Steven Kolb, president of American fashion’s governing body, talks to The Hollywood Reporter about why the star is the perfect choice for the honor, which will be presented during a June 3 awards event.
Red carpet watchers won’t be disappointed on Monday, June 3, when the Council of Fashion Designers of America presents its annual awards ceremony at the Brooklyn Museum in New York. The winner of the night’s Fashion Icon Award is typically the last person to walk the red carpet, and with Jennifer Lopez capturing the honor for 2019, an entrance-making moment that’s a total wow is all but guaranteed.
Previous winners include Rihanna, Beyoncé, Lady Gaga and 2018 honoree Naomi Campbell, but if anyone can hold their own in that company, it’s J.Lo — though deciding who should be the year’s Fashion Icon is never an easy conversation, says Steven Kolb, the CFDA’s president and CEO.
“At the board meeting [in March], it’s always the most discussed and debated award each year,” he tells The Hollywood Reporter. “There are so many worthy candidates, and everyone has really strong opinions, because style is objective, in terms of what people like and what looks good. But Jennifer has always been a steady presence in fashion and continues to be bold and make statements, and she’s someone who’s always noticed and talked about, and that makes her a perfect choice.”
Lopez has been an unequivocal red carpet sensation since Feb. 23, 2000, when she wore a palm-print silk-chiffon gown that dipped below her navel, from Donatella Versace’s spring 2000 collection, to the 42nd Grammy Awards. It wasn’t Lopez’s first Grammys appearance, but it did propel her into the fashion stratosphere and also contributed to fashion’s evolution on the red carpet.
“When you look at fashion and style and the way celebrities dress, even when they embrace it they can sometimes look like they’re holding it at arm’s length,” Kolb says. “They embrace it for reasons of being photographed or noticed, but you wonder if they really love it. But you can tell that Jennifer really loves it. She would be a style icon even if she weren’t on the red carpet. There’s a true love there that comes across in her style, and you can tell she thinks it’s fun.” (Lopez reportedly still owns the original Versace dress, while a copy resides in the Grammy Museum in Los Angeles.)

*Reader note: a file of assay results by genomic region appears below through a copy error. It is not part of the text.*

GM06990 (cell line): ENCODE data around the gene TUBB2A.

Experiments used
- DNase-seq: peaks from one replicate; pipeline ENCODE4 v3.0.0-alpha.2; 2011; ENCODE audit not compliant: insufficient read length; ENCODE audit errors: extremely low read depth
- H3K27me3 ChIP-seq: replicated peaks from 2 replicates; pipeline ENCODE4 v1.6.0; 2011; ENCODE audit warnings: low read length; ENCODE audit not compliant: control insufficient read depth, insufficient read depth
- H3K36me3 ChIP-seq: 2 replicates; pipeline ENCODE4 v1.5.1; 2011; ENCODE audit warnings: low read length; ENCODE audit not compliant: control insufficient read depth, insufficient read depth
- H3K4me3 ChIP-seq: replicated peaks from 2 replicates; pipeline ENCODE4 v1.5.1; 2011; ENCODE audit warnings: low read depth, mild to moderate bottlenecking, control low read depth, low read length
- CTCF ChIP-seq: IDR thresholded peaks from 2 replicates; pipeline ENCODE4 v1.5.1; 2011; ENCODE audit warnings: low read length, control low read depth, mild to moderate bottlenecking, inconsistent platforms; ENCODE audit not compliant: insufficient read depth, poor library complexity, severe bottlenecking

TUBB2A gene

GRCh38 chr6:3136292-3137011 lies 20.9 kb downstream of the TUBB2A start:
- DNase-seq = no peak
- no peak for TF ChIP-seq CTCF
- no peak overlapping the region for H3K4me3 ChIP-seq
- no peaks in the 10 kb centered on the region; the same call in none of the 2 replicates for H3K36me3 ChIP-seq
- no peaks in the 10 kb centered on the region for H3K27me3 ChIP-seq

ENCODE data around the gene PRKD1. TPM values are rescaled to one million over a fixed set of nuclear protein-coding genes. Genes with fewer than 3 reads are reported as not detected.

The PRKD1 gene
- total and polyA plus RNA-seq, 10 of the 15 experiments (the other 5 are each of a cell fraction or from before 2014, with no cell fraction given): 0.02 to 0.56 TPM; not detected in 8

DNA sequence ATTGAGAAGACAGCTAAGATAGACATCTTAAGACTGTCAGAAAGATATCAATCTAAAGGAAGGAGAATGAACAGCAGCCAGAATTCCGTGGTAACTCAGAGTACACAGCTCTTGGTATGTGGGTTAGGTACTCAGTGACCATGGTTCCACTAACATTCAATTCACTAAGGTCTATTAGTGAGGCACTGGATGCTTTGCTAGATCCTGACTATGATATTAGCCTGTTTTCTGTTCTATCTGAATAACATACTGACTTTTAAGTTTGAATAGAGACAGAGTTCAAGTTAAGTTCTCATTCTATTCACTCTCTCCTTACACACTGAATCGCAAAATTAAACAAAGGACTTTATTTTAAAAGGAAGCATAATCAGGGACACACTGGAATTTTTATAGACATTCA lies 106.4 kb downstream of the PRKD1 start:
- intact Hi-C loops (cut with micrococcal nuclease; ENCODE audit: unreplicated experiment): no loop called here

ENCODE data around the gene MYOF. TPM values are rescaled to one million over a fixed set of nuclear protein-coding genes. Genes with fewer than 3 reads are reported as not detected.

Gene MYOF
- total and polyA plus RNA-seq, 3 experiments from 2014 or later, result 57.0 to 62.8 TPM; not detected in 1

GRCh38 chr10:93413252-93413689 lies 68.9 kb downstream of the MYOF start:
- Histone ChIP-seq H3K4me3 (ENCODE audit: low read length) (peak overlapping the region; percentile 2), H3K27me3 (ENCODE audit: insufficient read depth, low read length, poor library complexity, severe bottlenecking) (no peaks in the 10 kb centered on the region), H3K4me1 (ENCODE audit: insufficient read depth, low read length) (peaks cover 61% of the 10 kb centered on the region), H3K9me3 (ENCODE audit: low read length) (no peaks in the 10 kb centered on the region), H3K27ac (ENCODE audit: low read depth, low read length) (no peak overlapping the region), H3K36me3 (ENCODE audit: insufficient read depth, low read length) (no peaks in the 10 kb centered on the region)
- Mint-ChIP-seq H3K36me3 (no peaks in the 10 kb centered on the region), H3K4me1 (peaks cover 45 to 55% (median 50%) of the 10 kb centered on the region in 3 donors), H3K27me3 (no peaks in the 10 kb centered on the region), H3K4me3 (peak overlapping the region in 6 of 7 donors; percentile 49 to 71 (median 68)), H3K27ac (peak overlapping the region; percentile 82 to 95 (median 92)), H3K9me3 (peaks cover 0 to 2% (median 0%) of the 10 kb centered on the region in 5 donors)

Since that seminal fashion moment, Lopez has enjoyed plenty of high-wattage appearances on the red carpet over the past two decades. From magenta Gucci at the 2011 Met Gala, to a nude tulle ballgown by Elie Saab haute couture at the 2015 Academy Awards, a cape-like Zuhair Murad gown at the Golden Globe Awards the same year and Balmain at the 2018 Met Gala, her choices in both labels and silhouette have exuded a vibe that’s equal parts democratic and chameleon-like, which suits this particular award, Kolb says.
“Sometimes when we dress we get super comfortable in our uniform or our go-to designers, right? But that’s not Jennifer. She likes to mix it up, and that has a lot to do with the reason she’s getting the award this year,” he explains. “Of course, we also know her as ‘Jenny from the block,’ and the idea of a local girl wearing these big, international brands is pretty powerful. But she’s also always been very supportive of American designers.”
This year’s CFDA Awards may feel a bit different, Kolb adds. Now in its second year at the Brooklyn Museum, the ceremony will make greater use of the space, for starters. “Sometimes you go into a space for an event, and you put up a wall and block things out, but this year I think we’ll take advantage of the beauty of the museum itself, both as a backdrop and to be seen throughout the night,” he says, noting that the CFDA also has enlisted New York-based digital studio De-Yan to create the night’s visuals. “They’re a cool, young digital company, so you’ll see a shift in both fluidity and the guest experience, and also with onstage moments, such as how we present nominees.”
Indeed, look for several awards categories to also feel somewhat changed up this year, with nominees like Brandon Maxwell, Rodarte’s Kate and Laura Mulleavy and Sander Lak of Sies Marjan receiving the nod for Womenswear Designer of the Year, while Mike Amiri, Virgil Abloh of Off-White and Kerby Jean-Raymond of Pyer Moss have been nominated for Menswear Designer of the Year.
“We’re really happy with the growth, the gender balance and the inclusivity of this year’s nominees,” Kolb says. “A lot of people like to put the nominees under a microscope, and there’s been criticism in the past that men have dominated the awards categories, but I don’t think that’s the case this year. There are quite a few fresh names as first-time nominees and a nice balance.”
Two names, however, have yet to be announced: the Geoffrey Beene Lifetime Achievement Award (Narciso Rodriguez took the honor in 2018) and the CFDA’s Board of Directors’ Tribute Award, last presented in 2017 to three women at the height of #MeToo and Time's Up conversations: Gloria Steinem, Janelle Monáe and Cecile Richards, then president of Planned Parenthood.
Honorees for the remaining 2019 categories will be announced “soon,” Kolb notes, and until then, he’s offering only a few hints. “They are both truly big, American names that most people are going to respond to and know and will really see as worthy,” he says. “It’s going to be a fun night.”